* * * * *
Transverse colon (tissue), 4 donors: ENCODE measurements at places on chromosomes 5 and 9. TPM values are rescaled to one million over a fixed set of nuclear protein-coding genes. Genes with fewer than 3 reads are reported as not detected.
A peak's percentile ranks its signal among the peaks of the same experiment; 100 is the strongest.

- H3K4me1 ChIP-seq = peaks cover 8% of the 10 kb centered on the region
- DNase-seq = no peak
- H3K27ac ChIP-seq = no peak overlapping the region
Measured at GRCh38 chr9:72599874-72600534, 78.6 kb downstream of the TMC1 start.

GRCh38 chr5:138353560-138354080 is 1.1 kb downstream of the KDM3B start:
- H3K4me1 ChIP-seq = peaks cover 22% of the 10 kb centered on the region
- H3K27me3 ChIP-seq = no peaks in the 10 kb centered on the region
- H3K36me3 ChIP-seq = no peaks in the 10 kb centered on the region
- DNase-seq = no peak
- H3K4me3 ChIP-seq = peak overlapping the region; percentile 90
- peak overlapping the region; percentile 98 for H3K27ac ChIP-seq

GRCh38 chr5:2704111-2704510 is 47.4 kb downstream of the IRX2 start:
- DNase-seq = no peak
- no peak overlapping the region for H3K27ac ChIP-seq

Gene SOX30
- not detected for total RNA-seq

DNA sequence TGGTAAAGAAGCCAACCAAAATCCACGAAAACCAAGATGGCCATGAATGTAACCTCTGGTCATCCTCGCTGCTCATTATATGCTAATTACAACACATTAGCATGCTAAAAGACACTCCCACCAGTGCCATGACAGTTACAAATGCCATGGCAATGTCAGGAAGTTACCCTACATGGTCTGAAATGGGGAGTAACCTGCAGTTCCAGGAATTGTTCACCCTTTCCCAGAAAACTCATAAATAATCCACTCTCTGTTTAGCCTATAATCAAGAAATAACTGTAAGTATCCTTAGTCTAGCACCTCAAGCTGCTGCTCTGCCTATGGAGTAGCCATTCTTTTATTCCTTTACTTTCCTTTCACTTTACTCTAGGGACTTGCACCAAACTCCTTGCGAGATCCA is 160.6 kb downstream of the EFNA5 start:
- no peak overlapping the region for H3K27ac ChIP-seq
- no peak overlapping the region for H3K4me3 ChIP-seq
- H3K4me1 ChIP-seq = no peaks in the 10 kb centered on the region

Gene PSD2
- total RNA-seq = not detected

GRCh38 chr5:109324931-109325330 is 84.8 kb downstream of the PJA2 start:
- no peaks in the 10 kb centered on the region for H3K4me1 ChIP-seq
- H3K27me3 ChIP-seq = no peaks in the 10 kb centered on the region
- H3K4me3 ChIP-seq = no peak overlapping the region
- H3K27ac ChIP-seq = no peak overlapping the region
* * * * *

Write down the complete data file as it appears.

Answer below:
Transverse colon (tissue), 4 donors: ENCODE measurements at places on chromosomes 5 and 9. TPM values are rescaled to one million over a fixed set of nuclear protein-coding genes. Genes with fewer than 3 reads are reported as not detected.
A peak's percentile ranks its signal among the peaks of the same experiment; 100 is the strongest.

- H3K4me1 ChIP-seq = peaks cover 8% of the 10 kb centered on the region
- DNase-seq = no peak
- H3K27ac ChIP-seq = no peak overlapping the region
Measured at GRCh38 chr9:72599874-72600534, 78.6 kb downstream of the TMC1 start.

GRCh38 chr5:138353560-138354080 is 1.1 kb downstream of the KDM3B start:
- H3K4me1 ChIP-seq = peaks cover 22% of the 10 kb centered on the region
- H3K27me3 ChIP-seq = no peaks in the 10 kb centered on the region
- H3K36me3 ChIP-seq = no peaks in the 10 kb centered on the region
- DNase-seq = no peak
- H3K4me3 ChIP-seq = peak overlapping the region; percentile 90
- peak overlapping the region; percentile 98 for H3K27ac ChIP-seq

GRCh38 chr5:2704111-2704510 is 47.4 kb downstream of the IRX2 start:
- DNase-seq = no peak
- no peak overlapping the region for H3K27ac ChIP-seq

Gene SOX30
- not detected for total RNA-seq

DNA sequence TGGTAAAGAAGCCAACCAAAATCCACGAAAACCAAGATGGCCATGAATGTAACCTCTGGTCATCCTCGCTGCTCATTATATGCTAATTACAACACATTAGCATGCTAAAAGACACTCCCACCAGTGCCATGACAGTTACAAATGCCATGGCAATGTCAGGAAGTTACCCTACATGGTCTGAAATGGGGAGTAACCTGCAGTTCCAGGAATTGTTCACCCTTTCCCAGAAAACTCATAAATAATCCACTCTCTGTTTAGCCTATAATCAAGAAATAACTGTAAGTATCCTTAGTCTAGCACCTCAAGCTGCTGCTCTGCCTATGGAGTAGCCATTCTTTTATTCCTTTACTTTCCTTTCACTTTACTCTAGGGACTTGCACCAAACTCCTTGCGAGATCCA is 160.6 kb downstream of the EFNA5 start:
- no peak overlapping the region for H3K27ac ChIP-seq
- no peak overlapping the region for H3K4me3 ChIP-seq
- H3K4me1 ChIP-seq = no peaks in the 10 kb centered on the region

Gene PSD2
- total RNA-seq = not detected

GRCh38 chr5:109324931-109325330 is 84.8 kb downstream of the PJA2 start:
- no peaks in the 10 kb centered on the region for H3K4me1 ChIP-seq
- H3K27me3 ChIP-seq = no peaks in the 10 kb centered on the region
- H3K4me3 ChIP-seq = no peak overlapping the region
- H3K27ac ChIP-seq = no peak overlapping the region